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Dani Atkins Book and Novel

Dani Atkins - Author


Dani Atkins was born in London in 1958, and grew up in North London. She moved to rural Hertfordshire in 1985, where she has lived in a small village ever since with her family. Although Dani has been writing for fun all her life, Fractured was her first novel. She has since written The Story of Us and Our Song.

Below is a Q & A with this author.

Please tell us a little bit about what inspired Our Song …
The first germ of an idea came as quite a disquieting thought. I was thinking randomly about how many women (myself included) have a special place in their heart for the very first person they fell in love with. It then occurred to me that somewhere out there, is a woman I don’t know, have never met, and probably never will, who holds my own husband in her heart. He is her “someone”. I then started thinking what if two women who had both loved the same man at different times in their life were to meet… what if a tragedy in both their lives brought them together on a single night… And there you have Our Song.

Who were the key people who informed your research?
For all things related to music, my son Luke was of invaluable help (although please don’t tell him that, or I will never hear the end of it). Luke (like Ally) was a music student at university, he too plays the piano and the trumpet, and he even depped a couple of times for Moonlighters. In addition I shamelessly exploited friends who ski to help with the skiing scene, stole someone’s wedding proposal and put it the book, and spent a lot of time pouring over various NHS websites. One site in particular was my daily reference point and several of the very moving patient and family accounts inspired some of my favourite scenes in the book.

Which character was the most interesting to write? Which was the hardest?
On a personal level, I loved the character of Max. He is the gay best friend I have never had but always secretly wanted. He brought some much needed light relief moments into the story. His deep affection for Ally, Jake and Joe rang true for me, and that made every scene he was in a joy to write. I think perhaps Jake was the hardest, because I was putting a young boy in a truly terrible situation and then having to write about his pain. It made me sad.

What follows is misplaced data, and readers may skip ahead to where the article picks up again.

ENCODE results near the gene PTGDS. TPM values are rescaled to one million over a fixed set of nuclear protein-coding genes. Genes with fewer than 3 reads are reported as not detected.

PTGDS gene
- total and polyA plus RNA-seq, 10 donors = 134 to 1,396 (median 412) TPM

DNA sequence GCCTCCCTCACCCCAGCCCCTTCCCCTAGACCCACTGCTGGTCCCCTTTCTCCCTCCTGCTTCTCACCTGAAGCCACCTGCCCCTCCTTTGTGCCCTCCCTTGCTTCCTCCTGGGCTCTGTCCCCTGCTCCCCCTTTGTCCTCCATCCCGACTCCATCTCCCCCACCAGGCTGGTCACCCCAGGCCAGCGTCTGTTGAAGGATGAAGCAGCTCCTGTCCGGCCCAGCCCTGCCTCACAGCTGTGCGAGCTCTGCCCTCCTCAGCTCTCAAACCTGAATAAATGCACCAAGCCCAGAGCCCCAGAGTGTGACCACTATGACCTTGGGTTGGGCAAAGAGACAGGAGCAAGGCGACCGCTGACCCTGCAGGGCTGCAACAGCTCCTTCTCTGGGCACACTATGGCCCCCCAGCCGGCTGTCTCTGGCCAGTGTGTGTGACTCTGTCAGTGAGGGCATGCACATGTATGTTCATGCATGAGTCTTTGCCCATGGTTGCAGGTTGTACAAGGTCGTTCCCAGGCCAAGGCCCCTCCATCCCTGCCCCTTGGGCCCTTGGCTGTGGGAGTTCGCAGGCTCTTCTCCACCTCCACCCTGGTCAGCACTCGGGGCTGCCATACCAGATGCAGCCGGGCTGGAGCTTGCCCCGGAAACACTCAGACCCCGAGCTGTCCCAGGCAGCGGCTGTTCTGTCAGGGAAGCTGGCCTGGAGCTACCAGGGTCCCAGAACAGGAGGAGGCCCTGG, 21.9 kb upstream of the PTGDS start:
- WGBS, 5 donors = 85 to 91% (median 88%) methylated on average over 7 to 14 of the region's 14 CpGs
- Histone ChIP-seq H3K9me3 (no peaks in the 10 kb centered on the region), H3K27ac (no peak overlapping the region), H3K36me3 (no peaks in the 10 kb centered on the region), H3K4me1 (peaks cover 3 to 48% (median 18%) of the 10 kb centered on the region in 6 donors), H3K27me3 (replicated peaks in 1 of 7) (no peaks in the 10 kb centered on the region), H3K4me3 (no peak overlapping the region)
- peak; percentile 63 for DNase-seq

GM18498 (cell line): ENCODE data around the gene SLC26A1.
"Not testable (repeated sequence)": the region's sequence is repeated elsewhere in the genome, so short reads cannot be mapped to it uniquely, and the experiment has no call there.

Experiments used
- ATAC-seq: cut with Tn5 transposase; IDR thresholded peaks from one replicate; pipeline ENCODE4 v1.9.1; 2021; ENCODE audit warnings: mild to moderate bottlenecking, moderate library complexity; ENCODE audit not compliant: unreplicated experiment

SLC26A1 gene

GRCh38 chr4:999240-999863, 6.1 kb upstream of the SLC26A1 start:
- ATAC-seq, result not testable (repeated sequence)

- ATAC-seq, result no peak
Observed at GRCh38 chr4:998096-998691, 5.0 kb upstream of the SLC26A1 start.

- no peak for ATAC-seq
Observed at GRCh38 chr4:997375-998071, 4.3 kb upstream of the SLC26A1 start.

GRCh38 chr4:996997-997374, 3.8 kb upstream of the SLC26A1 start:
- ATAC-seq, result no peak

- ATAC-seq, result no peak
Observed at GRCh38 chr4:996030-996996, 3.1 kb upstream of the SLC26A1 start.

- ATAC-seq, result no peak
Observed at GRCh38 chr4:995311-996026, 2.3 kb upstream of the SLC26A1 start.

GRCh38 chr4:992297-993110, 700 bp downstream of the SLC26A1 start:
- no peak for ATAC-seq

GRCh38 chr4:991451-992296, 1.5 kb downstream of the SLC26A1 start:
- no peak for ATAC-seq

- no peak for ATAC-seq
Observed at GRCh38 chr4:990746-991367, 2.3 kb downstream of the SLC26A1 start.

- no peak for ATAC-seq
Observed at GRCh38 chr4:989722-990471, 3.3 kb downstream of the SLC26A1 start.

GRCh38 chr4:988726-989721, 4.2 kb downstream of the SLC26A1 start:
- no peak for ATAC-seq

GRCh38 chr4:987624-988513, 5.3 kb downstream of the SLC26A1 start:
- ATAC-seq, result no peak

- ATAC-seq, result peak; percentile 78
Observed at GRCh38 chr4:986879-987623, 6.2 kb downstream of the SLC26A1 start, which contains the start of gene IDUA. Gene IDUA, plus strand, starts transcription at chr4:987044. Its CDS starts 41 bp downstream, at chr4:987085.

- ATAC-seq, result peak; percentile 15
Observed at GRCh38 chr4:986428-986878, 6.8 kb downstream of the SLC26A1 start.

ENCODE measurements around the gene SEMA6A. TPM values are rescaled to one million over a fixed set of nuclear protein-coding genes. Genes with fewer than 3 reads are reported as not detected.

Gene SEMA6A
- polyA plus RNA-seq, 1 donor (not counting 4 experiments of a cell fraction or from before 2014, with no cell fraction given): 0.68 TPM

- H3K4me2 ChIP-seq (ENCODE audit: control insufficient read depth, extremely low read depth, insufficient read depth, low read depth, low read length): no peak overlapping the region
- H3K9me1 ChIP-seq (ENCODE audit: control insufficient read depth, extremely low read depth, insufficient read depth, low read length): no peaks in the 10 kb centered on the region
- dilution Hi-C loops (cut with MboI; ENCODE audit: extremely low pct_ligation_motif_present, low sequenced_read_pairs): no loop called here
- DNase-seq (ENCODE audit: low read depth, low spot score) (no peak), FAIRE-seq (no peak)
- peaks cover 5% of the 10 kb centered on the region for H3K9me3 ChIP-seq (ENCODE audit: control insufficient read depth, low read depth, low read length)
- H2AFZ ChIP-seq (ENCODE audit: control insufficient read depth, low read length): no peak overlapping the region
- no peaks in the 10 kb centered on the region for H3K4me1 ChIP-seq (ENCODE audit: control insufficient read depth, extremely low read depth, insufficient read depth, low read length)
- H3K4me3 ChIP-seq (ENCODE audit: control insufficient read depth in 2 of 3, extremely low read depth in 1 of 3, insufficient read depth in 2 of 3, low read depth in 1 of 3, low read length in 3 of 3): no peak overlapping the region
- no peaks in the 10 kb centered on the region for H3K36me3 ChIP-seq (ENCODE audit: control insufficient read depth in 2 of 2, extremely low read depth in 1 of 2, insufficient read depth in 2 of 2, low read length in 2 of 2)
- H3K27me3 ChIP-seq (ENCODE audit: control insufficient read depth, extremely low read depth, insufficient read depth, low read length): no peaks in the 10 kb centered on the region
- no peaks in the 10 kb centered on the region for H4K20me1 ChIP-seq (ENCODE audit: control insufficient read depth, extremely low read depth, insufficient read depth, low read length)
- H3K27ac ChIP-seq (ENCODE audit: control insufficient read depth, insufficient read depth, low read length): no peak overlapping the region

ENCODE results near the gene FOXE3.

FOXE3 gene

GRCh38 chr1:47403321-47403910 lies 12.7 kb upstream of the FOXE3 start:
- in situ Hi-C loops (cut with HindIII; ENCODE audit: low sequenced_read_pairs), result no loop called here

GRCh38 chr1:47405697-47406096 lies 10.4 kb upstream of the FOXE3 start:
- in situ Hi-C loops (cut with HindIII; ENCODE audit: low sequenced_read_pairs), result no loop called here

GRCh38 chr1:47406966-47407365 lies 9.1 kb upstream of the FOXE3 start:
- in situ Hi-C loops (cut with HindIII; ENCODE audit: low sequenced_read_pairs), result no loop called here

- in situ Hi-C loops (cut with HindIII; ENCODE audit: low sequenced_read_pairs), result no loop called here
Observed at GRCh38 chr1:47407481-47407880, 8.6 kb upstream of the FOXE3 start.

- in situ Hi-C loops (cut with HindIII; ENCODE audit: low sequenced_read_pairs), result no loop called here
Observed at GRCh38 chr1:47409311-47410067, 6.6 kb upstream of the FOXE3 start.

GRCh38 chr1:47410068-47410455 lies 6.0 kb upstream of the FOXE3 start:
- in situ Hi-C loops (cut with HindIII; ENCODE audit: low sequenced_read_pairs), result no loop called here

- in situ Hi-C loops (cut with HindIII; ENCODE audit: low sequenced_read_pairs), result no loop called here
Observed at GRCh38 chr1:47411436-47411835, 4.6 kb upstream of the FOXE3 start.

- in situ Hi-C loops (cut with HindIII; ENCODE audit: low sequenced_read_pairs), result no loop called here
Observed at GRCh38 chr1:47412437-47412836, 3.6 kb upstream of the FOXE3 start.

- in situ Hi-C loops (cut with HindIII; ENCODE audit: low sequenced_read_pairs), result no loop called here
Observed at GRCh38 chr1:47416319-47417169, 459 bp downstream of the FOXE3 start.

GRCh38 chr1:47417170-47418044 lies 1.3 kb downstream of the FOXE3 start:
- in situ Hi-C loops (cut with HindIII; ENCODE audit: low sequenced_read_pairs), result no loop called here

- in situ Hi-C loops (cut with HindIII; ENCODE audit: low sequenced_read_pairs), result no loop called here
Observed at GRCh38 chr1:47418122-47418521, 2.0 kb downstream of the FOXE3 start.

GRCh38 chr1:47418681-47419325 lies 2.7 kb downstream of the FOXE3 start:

Our Song is a bit of a weepie – did it make you cry?
I’m afraid so. I always cry a little when I finally finish writing a book (possibly from relief that I have managed to get there?). However, I was snivelling away long before I made it to the final scenes.

Who would you cast if a film was made of this story?
That is a toughie, because I have seen these people in my head for such a long time, that no actors on either the big or small screen looks quite right. I find it really fascinating to hear who readers see as the characters. Someone told me recently that they saw Justin Trudeau, the Canadian prime minister, as David… and on looking more closely, I could definitely see what she meant. I don’t suppose he’s available for a movie, is he?

Have you always written?
I actually can’t think of a time when I haven’t wanted to be a writer. It just took me a little longer to achieve than I had anticipated. Even as a child I would always be scribbling away at short stories and poems.

Where do you write – do you have strict routines?
I have an office at home where I write on an old-fashioned desktop computer (I’ve tried writing on my laptop, but I don’t get on with it nearly as well for some reason). My desk is beside a window which looks out onto my back garden, which is a source of distraction (although very useful to know when it has started to rain and the washing needs to come in off the line).